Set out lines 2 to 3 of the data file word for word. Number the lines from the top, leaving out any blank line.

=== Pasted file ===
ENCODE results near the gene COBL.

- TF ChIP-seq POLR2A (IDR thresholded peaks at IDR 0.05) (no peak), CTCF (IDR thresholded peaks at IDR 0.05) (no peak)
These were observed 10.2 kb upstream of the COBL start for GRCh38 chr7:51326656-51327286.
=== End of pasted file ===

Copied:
- TF ChIP-seq POLR2A (IDR thresholded peaks at IDR 0.05) (no peak), CTCF (IDR thresholded peaks at IDR 0.05) (no peak)
These were observed 10.2 kb upstream of the COBL start for GRCh38 chr7:51326656-51327286.